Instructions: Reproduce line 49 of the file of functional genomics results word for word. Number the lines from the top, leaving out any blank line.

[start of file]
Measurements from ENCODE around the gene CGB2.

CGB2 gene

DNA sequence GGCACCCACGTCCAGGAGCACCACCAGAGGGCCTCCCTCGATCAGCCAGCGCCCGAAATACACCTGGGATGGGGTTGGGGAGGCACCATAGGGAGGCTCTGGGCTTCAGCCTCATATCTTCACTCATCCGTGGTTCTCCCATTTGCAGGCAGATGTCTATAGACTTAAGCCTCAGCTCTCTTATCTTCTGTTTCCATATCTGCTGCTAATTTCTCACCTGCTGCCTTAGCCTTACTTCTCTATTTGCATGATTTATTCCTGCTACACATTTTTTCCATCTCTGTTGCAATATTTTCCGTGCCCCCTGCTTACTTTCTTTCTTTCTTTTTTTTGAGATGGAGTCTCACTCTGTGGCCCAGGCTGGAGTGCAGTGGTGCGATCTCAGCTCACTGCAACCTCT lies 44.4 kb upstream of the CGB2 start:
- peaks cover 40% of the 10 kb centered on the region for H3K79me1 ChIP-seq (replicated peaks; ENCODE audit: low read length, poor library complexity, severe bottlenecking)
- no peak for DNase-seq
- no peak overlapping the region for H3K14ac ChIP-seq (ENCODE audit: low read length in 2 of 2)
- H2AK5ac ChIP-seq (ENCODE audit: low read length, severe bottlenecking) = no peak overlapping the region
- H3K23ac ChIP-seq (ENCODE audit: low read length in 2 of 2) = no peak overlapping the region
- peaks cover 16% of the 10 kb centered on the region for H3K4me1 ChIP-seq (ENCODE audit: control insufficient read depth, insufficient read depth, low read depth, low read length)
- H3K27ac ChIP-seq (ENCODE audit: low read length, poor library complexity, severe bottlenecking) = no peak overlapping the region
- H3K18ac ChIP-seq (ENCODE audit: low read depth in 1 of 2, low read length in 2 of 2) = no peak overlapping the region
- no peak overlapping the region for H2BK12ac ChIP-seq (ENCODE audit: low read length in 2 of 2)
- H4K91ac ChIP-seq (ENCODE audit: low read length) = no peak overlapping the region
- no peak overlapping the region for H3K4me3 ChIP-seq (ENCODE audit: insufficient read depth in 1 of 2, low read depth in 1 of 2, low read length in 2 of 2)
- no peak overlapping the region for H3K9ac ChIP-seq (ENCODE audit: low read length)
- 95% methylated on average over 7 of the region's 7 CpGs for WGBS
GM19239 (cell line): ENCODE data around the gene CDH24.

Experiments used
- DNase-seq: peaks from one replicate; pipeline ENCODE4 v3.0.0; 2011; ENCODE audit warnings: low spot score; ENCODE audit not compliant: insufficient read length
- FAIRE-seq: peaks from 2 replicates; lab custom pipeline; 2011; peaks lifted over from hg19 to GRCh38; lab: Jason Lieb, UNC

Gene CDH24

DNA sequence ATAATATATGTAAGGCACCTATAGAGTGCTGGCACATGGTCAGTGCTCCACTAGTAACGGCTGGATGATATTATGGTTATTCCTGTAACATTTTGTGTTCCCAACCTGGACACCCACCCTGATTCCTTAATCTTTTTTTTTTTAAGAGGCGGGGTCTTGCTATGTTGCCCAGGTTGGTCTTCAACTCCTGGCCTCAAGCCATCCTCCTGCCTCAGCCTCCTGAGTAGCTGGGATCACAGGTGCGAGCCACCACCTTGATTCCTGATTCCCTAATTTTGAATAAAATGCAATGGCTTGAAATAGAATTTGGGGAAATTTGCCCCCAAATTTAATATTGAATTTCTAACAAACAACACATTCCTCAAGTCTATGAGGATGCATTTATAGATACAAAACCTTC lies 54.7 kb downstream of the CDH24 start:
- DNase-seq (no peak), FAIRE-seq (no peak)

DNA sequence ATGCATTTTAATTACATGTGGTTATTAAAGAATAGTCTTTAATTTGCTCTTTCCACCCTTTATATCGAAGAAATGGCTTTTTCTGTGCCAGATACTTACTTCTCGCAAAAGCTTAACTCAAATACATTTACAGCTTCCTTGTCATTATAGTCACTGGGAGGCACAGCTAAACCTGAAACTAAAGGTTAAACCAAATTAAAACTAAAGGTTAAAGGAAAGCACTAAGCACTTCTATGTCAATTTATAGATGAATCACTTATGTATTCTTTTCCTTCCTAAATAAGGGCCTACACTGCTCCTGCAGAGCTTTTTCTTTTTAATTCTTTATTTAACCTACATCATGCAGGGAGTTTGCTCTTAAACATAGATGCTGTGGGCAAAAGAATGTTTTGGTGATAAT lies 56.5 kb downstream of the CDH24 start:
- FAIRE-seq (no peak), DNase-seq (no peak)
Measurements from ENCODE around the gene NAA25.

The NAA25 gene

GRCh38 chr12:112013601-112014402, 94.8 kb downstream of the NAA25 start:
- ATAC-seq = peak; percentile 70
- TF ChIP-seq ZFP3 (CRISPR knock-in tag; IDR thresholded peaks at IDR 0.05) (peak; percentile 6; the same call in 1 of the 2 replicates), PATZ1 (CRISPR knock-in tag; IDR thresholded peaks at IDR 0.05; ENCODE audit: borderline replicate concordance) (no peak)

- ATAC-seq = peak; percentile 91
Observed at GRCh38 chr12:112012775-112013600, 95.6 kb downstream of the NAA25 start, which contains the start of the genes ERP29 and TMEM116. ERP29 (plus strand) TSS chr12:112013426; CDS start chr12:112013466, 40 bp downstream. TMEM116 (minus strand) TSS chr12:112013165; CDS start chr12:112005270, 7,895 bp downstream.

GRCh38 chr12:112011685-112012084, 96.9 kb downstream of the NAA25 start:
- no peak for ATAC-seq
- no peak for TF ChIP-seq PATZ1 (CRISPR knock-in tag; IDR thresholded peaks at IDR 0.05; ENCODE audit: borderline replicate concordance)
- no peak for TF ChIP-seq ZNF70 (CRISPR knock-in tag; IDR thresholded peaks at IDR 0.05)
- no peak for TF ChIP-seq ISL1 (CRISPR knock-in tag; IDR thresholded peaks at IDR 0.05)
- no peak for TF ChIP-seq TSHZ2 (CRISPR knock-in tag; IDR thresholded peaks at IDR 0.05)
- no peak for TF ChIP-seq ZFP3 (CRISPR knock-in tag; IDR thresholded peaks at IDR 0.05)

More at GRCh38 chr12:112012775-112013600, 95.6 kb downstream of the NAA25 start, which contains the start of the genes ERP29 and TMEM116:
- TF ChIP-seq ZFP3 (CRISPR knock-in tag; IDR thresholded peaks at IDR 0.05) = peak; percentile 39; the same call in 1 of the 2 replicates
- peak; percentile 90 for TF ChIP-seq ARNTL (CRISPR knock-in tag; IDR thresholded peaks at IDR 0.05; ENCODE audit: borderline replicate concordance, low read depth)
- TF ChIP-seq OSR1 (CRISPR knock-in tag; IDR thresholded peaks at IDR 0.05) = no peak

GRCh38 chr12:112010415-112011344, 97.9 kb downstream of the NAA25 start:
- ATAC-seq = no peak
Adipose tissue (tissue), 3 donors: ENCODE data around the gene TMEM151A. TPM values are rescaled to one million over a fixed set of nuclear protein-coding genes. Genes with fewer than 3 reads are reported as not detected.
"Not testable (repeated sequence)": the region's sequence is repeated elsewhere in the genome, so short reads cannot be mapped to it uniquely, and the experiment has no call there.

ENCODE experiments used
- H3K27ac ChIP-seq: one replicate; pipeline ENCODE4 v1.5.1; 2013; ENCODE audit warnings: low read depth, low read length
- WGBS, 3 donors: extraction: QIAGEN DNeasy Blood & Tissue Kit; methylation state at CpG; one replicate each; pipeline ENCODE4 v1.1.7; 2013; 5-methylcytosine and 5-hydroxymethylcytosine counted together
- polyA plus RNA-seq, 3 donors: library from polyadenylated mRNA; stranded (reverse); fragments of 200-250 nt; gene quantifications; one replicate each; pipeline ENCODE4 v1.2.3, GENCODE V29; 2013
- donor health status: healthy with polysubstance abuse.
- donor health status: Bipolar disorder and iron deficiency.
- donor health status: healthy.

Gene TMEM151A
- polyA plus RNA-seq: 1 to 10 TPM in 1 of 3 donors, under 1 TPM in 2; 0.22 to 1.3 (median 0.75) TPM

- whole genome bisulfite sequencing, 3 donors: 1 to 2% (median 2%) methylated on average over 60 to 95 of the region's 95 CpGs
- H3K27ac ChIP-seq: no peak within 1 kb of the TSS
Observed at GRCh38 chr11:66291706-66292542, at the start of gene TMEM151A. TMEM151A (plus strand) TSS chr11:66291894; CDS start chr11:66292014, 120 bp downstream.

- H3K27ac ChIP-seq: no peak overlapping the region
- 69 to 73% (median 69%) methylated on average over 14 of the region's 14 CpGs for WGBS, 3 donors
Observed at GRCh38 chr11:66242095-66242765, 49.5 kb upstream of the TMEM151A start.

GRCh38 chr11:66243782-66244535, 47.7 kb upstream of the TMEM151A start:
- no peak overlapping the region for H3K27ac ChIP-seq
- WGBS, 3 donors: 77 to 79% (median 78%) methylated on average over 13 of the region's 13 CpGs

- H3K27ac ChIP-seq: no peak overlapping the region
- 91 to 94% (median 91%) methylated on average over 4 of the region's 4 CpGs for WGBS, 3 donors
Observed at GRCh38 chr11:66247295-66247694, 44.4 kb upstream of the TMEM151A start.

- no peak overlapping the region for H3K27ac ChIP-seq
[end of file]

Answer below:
- H3K27ac ChIP-seq: one replicate; pipeline ENCODE4 v1.5.1; 2013; ENCODE audit warnings: low read depth, low read length